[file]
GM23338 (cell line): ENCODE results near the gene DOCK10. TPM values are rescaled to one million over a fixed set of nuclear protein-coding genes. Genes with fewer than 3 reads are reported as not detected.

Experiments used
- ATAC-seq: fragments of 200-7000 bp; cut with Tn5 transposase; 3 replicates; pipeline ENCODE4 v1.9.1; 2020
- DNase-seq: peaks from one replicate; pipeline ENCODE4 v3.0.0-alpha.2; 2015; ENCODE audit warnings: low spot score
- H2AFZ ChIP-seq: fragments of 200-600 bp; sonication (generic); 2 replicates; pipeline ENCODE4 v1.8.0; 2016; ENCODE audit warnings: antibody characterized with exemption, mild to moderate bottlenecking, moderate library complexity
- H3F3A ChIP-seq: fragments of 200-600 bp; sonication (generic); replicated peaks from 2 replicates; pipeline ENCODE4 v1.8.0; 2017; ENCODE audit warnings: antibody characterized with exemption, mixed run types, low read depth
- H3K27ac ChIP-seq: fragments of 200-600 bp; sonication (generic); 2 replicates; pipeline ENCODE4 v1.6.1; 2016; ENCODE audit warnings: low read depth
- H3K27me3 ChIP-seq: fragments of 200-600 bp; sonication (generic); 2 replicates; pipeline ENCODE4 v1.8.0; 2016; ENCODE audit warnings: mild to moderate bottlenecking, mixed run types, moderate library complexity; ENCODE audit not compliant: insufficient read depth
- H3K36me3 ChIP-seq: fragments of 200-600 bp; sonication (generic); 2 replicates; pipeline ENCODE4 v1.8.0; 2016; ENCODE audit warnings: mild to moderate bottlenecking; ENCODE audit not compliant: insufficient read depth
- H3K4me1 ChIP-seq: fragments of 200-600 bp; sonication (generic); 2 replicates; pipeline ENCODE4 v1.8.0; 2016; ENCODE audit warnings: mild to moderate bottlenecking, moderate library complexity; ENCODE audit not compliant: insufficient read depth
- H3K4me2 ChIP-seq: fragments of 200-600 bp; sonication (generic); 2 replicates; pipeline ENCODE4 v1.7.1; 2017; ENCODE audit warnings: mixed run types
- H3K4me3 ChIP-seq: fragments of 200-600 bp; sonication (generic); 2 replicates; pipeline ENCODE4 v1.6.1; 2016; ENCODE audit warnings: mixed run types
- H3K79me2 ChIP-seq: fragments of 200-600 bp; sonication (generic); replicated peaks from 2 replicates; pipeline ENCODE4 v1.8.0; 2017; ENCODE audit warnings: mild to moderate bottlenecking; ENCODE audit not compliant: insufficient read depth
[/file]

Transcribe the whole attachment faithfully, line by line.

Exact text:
GM23338 (cell line): ENCODE results near the gene DOCK10. TPM values are rescaled to one million over a fixed set of nuclear protein-coding genes. Genes with fewer than 3 reads are reported as not detected.

Experiments used
- ATAC-seq: fragments of 200-7000 bp; cut with Tn5 transposase; 3 replicates; pipeline ENCODE4 v1.9.1; 2020
- DNase-seq: peaks from one replicate; pipeline ENCODE4 v3.0.0-alpha.2; 2015; ENCODE audit warnings: low spot score
- H2AFZ ChIP-seq: fragments of 200-600 bp; sonication (generic); 2 replicates; pipeline ENCODE4 v1.8.0; 2016; ENCODE audit warnings: antibody characterized with exemption, mild to moderate bottlenecking, moderate library complexity
- H3F3A ChIP-seq: fragments of 200-600 bp; sonication (generic); replicated peaks from 2 replicates; pipeline ENCODE4 v1.8.0; 2017; ENCODE audit warnings: antibody characterized with exemption, mixed run types, low read depth
- H3K27ac ChIP-seq: fragments of 200-600 bp; sonication (generic); 2 replicates; pipeline ENCODE4 v1.6.1; 2016; ENCODE audit warnings: low read depth
- H3K27me3 ChIP-seq: fragments of 200-600 bp; sonication (generic); 2 replicates; pipeline ENCODE4 v1.8.0; 2016; ENCODE audit warnings: mild to moderate bottlenecking, mixed run types, moderate library complexity; ENCODE audit not compliant: insufficient read depth
- H3K36me3 ChIP-seq: fragments of 200-600 bp; sonication (generic); 2 replicates; pipeline ENCODE4 v1.8.0; 2016; ENCODE audit warnings: mild to moderate bottlenecking; ENCODE audit not compliant: insufficient read depth
- H3K4me1 ChIP-seq: fragments of 200-600 bp; sonication (generic); 2 replicates; pipeline ENCODE4 v1.8.0; 2016; ENCODE audit warnings: mild to moderate bottlenecking, moderate library complexity; ENCODE audit not compliant: insufficient read depth
- H3K4me2 ChIP-seq: fragments of 200-600 bp; sonication (generic); 2 replicates; pipeline ENCODE4 v1.7.1; 2017; ENCODE audit warnings: mixed run types
- H3K4me3 ChIP-seq: fragments of 200-600 bp; sonication (generic); 2 replicates; pipeline ENCODE4 v1.6.1; 2016; ENCODE audit warnings: mixed run types
- H3K79me2 ChIP-seq: fragments of 200-600 bp; sonication (generic); replicated peaks from 2 replicates; pipeline ENCODE4 v1.8.0; 2017; ENCODE audit warnings: mild to moderate bottlenecking; ENCODE audit not compliant: insufficient read depth